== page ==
If you’d like to know more about my presentation, please comment and I’ll happily elaborate.
My library is hosting a very special event later this month that has me creating a bunch of teaser ads (a post about the event will be along shortly, I promise). My latest ad was made possible by good ole MS Paint and, of course, Piktochart.
Using Google, I found these paper doll clothing images:
The yellow dress and blue suit were just the aesthetic I was looking for, so I pasted each picture into MS Paint and used the Free Form Selection tool to cut the individual items out. I used that same tool to copy the yellow tabs from the blue suit and affix them to the dress (in design, I prefer matchy matchy).
Here’s the finished product:
Since this ad is just a teaser for the event, I only included the date. The official event poster including time and event logo will be released closer to the event. College kids have very short attention spans and very busy schedules. The slow reveal of event details will hopefully keep them interested.
I’m always looking for design inspiration these days. I’m using my phone to snap pictures of everything from postcards to book covers, concert posters to clothing tags, food labels to directional signage, and more. The other day I was noodling about in our art stacks when I happened across this graphic design book:
At this very moment, it’s sitting next to my keyboard full of those tiny post-it notes used to bookmark pages. It covers design and typography with a wealth of examples from famous designers, brands, and design companies dating as far back as 1876.
So far I’ve made two objects based on things I’ve seen in this book. The first is a poster for an upcoming library event designed in the style of the cover of a 1950 issue of the British publication Typographica:
The second is an image for use on Facebook and in our Screenly playlist that runs on a flat screen tv next to the help desk (more on Screenly in a future post):
The images were, of course, created using Piktochart. I plan to continue to use this book to help me design learning objects for the classroom, marketing materials, library signage, and more.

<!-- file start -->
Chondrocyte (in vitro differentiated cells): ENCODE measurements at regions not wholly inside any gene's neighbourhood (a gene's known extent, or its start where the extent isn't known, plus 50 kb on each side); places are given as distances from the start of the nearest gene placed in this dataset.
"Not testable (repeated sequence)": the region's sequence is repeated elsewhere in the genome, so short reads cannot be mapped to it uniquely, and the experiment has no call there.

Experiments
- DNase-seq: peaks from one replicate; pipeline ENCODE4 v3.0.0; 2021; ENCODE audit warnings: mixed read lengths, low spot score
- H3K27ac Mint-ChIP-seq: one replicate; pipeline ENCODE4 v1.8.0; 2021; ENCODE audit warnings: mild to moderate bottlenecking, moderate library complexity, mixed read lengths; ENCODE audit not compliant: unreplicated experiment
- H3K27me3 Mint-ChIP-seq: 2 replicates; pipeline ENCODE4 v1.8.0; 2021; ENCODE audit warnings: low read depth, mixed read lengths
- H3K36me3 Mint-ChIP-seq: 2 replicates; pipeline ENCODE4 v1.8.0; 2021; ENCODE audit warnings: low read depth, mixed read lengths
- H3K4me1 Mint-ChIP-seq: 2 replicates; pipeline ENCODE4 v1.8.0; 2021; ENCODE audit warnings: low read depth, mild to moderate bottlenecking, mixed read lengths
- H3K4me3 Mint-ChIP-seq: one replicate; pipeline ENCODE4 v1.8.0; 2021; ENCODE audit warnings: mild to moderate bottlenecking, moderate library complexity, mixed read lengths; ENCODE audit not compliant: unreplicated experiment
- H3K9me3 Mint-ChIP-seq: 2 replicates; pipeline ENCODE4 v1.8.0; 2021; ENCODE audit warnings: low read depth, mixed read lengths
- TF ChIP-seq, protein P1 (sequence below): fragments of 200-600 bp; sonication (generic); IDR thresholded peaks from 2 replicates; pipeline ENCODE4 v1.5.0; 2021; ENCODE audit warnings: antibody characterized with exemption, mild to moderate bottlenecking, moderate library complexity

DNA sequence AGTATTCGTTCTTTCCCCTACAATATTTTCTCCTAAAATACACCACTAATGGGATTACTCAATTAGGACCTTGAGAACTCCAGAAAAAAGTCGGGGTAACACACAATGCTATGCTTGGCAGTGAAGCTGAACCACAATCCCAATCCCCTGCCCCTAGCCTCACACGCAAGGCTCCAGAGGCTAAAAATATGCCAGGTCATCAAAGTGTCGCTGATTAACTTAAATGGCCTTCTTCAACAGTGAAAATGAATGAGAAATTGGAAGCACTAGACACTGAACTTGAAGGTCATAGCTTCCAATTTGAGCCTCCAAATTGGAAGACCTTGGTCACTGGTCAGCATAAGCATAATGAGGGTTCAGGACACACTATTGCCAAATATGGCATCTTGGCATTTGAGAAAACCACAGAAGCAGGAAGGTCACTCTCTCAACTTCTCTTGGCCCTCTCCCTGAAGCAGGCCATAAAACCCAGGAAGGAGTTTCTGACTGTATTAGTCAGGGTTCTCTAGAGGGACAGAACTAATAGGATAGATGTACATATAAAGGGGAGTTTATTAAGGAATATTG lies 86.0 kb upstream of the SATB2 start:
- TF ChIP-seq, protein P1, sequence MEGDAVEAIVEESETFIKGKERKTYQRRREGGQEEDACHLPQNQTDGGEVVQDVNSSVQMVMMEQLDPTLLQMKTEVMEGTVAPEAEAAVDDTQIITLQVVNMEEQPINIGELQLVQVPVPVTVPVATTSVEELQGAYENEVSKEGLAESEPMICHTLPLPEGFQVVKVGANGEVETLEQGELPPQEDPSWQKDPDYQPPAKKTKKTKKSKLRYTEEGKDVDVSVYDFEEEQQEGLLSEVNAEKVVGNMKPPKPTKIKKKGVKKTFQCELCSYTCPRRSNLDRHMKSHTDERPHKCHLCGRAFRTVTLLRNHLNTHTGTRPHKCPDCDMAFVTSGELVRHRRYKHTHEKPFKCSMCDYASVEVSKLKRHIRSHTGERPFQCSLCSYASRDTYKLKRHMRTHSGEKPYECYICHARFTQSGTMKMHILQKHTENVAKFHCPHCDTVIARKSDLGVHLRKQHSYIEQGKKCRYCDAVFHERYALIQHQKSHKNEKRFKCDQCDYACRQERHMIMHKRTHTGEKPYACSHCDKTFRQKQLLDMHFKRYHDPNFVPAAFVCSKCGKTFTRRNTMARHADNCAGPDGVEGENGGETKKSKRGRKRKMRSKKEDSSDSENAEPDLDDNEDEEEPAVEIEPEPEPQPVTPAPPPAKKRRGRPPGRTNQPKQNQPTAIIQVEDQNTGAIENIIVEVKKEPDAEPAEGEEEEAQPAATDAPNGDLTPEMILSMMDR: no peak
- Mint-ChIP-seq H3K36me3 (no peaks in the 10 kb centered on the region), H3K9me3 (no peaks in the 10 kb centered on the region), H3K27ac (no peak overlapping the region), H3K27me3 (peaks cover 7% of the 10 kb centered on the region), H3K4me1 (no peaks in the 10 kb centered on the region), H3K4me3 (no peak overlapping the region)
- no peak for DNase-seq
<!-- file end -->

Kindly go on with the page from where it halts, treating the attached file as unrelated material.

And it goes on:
On a side note, the authors of Graphic Design Referenced include this note in their introduction:
I can’t say I disagree with their decision.
OWU Libraries has Piktochart PRO status. This means no more Piktochart watermark, high resolution downloads, printer-friendly options, and access to a bunch of sweet templates. I’m going to go on a library/librarians/library services advertising binge (more to come on why later).
It’s no secret that collaborating and supporting campus services strengthens the library’s relationships and increases its value and visibility. Thanks to a suggestion from OWU’s Writing Resource Center faculty, my library was able to provide space and marketing for a much-needed “after-hours” student service.
Our campus Writing Resource Center serves students by helping them become more confident, effective writers. Students can drop by or schedule an appointment during regular business hours to get help from experienced faculty on any type of writing assignment. However, on a small, residential campus like OWU, student schedules are often packed to the gills between 9 am and 5 pm (class, sports, lunch, naps, etc.).
Enter the library.
We’ve begun hosting a Writing Center Drop-in Table a few nights each month from 7 – 9 pm. The table is staffed by student peer-tutors and a librarian (when a librarian is available). Our first two tables were a great success with 6 students stopping by each night (a strong turn out for a campus this size). The writing center faculty advertised directly to our freshmen composition faculty and I did marketing through Facebook and the library website.
Now that we’ve got our advertising and LibGuide established, there is little I need to do each time new dates are announced. It’s another great way to get students into the library and promote the use of our space by other campus organizations.